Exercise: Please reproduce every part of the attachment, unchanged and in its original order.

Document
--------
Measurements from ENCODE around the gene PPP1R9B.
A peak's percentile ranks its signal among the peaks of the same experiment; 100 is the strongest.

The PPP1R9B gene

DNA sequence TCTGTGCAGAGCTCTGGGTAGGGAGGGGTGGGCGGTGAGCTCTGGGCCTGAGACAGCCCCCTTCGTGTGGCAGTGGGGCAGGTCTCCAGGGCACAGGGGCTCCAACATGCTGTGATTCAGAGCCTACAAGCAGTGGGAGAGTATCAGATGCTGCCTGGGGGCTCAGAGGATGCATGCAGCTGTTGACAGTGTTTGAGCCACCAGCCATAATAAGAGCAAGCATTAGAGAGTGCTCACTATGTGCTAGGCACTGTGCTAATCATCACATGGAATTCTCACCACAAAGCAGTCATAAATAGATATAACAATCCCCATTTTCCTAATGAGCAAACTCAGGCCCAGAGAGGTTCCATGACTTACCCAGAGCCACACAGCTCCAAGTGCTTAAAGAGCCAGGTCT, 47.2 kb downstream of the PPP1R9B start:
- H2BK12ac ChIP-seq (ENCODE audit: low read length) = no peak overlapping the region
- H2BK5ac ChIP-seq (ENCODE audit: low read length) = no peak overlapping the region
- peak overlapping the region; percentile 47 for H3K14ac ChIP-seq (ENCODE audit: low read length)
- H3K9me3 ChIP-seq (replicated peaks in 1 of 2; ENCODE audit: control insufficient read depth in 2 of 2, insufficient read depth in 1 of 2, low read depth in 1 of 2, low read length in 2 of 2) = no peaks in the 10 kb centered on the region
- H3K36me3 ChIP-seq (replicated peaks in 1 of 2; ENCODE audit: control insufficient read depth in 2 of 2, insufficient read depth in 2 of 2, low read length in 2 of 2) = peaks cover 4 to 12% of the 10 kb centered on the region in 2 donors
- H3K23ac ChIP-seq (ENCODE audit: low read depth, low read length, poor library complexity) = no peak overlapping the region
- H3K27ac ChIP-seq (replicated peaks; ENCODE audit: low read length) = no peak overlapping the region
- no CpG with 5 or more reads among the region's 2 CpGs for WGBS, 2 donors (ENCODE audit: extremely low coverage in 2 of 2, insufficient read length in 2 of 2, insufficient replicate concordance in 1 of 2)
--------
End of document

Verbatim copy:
Measurements from ENCODE around the gene PPP1R9B.
A peak's percentile ranks its signal among the peaks of the same experiment; 100 is the strongest.

The PPP1R9B gene

DNA sequence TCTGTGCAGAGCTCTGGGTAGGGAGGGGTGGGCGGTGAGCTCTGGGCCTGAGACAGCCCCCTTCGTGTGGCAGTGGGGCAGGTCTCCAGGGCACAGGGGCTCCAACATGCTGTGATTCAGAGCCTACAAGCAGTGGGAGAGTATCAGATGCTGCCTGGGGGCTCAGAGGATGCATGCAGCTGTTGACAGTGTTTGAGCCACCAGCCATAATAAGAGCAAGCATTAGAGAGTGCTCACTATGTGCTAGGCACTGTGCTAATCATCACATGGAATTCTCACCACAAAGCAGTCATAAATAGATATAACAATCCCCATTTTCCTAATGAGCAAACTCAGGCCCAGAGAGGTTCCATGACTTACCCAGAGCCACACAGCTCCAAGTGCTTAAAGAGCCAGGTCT, 47.2 kb downstream of the PPP1R9B start:
- H2BK12ac ChIP-seq (ENCODE audit: low read length) = no peak overlapping the region
- H2BK5ac ChIP-seq (ENCODE audit: low read length) = no peak overlapping the region
- peak overlapping the region; percentile 47 for H3K14ac ChIP-seq (ENCODE audit: low read length)
- H3K9me3 ChIP-seq (replicated peaks in 1 of 2; ENCODE audit: control insufficient read depth in 2 of 2, insufficient read depth in 1 of 2, low read depth in 1 of 2, low read length in 2 of 2) = no peaks in the 10 kb centered on the region
- H3K36me3 ChIP-seq (replicated peaks in 1 of 2; ENCODE audit: control insufficient read depth in 2 of 2, insufficient read depth in 2 of 2, low read length in 2 of 2) = peaks cover 4 to 12% of the 10 kb centered on the region in 2 donors
- H3K23ac ChIP-seq (ENCODE audit: low read depth, low read length, poor library complexity) = no peak overlapping the region
- H3K27ac ChIP-seq (replicated peaks; ENCODE audit: low read length) = no peak overlapping the region
- no CpG with 5 or more reads among the region's 2 CpGs for WGBS, 2 donors (ENCODE audit: extremely low coverage in 2 of 2, insufficient read length in 2 of 2, insufficient replicate concordance in 1 of 2)